Agro-forest frontiers support diverse land uses: agricultural lands are intertwined with forested lands in a highly dynamic mosaic landscape. These landscapes are commonly found in tropical areas and their land-use diversity implies the presence of multiple stakeholders. Resource management decisions taken by these stakeholders actively drive ecosystem processes, thus affecting the capacity of production and delivery of ecosystem services in such landscape mosaics. Key ecosystem services such as nutrient retention and provision, carbon storage, and erosion control support and regulate supply of other goods and services. This study focuses on the contribution of the (diversity of) the soil biota to ecosystem processes taking place in rangelands in tropical landscape mosaics.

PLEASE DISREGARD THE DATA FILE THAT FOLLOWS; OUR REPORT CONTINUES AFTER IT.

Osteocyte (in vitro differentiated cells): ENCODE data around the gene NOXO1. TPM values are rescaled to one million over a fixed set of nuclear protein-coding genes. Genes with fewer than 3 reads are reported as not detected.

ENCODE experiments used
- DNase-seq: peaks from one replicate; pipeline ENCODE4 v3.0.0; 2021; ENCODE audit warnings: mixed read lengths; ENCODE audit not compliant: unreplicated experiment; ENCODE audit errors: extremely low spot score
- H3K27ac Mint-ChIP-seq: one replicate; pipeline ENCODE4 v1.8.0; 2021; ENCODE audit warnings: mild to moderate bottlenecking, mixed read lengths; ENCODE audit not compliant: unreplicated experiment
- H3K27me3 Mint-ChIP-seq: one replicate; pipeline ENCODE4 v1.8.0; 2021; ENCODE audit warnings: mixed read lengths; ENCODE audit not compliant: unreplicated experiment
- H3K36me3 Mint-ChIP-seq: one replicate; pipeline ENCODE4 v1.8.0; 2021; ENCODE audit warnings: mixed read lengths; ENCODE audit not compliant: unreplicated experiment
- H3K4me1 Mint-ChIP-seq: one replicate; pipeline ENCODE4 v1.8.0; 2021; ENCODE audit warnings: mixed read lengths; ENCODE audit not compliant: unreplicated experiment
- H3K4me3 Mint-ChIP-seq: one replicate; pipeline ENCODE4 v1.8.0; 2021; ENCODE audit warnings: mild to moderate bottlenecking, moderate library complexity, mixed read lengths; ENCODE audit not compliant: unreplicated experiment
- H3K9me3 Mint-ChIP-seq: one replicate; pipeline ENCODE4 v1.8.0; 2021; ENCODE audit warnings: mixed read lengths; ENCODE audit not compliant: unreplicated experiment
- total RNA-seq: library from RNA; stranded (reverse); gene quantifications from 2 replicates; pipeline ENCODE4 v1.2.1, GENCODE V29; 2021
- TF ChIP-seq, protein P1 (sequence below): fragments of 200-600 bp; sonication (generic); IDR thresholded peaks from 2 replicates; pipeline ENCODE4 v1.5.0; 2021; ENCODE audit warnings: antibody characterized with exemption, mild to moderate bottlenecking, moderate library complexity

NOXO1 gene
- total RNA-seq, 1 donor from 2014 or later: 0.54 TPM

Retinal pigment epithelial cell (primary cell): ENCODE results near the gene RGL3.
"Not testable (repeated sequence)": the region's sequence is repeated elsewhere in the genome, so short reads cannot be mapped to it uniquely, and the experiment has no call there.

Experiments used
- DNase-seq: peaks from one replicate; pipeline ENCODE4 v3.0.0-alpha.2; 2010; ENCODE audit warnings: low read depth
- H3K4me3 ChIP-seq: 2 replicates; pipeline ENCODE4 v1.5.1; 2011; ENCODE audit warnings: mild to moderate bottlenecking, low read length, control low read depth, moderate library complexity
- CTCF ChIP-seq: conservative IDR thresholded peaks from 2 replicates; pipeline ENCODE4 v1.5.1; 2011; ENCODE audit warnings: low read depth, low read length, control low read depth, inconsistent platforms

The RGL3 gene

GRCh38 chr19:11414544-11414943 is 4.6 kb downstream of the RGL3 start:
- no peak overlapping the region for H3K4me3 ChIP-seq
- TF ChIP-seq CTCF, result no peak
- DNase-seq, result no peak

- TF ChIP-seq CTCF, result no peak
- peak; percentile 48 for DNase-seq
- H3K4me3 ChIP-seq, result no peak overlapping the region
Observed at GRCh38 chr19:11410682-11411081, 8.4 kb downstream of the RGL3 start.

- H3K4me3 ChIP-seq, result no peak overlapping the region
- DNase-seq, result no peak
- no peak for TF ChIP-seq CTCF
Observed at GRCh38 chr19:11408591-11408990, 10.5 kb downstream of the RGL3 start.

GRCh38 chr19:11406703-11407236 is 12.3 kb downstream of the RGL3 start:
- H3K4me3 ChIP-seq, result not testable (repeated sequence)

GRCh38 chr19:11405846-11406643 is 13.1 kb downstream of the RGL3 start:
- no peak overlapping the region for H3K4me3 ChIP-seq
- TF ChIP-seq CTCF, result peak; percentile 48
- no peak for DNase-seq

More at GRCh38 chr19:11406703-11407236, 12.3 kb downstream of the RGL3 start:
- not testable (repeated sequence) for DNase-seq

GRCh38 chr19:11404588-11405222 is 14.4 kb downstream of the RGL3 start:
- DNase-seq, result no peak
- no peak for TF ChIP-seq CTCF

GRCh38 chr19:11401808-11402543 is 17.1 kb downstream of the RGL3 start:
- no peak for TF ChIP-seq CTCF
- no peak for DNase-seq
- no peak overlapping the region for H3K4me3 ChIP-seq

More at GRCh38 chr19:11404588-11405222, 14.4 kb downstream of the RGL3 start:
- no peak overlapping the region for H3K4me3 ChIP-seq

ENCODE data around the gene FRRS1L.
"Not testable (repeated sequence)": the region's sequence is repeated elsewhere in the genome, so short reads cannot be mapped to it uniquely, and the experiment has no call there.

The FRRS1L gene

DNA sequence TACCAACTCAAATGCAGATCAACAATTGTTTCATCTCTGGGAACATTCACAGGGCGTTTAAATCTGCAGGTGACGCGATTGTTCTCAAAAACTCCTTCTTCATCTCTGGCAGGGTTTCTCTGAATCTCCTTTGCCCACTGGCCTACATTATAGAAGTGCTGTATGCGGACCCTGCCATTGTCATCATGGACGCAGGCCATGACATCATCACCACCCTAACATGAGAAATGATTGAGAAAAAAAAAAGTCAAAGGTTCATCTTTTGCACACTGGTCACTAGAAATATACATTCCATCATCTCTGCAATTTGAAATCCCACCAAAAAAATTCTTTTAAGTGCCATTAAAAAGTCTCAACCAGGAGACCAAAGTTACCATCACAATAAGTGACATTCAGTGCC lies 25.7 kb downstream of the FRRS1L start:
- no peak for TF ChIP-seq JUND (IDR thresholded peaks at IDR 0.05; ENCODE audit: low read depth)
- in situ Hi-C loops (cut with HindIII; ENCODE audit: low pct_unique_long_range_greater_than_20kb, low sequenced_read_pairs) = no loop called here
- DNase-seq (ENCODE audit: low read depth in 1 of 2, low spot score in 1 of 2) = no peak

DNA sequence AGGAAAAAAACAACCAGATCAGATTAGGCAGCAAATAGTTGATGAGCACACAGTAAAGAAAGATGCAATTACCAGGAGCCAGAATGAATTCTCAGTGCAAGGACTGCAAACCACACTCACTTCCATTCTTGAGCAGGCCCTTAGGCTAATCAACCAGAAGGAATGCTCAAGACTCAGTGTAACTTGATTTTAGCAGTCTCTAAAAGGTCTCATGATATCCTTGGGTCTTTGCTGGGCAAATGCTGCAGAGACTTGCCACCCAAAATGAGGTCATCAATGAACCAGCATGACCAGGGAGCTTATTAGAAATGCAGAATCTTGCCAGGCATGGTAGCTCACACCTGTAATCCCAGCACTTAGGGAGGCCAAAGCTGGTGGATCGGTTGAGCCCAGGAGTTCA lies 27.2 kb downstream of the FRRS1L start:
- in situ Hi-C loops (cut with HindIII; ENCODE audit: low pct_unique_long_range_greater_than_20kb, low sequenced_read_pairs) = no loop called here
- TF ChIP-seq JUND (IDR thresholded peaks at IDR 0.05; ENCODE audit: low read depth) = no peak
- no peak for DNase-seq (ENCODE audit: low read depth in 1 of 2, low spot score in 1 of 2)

The objective of this research is to analyse the influence of livestock management practices, soil conditions and biota on the delivery of soil-related ecosystem services for multiple beneficiaries in a mosaic rangeland landscape. Specific we aim to answer three questions:
(i) how do different rangelands affect soil conditions, soil biota and ecosystem processes?;
(ii) how do livestock management practices change soil conditions and biota, and what are their consequences for ecosystem processes?;
(iii) how are ecosystem processes and services associated in different rangelands and what are the trade-offs between ecosystem services and among beneficiaries?
We will collect soil samples for chemical and physical analyses and will inventory the soil macrofauna (earthworms), the microbial community (bacteria and fungi) and the microfauna (nematodes), and the root network. Additionally, we will collect information on management practices by interviewing farmers. Samples will be collected in 12 farms, at 3 altitudinal zones and covering the two dominant rangeland types, totalizing 72 sampling locations.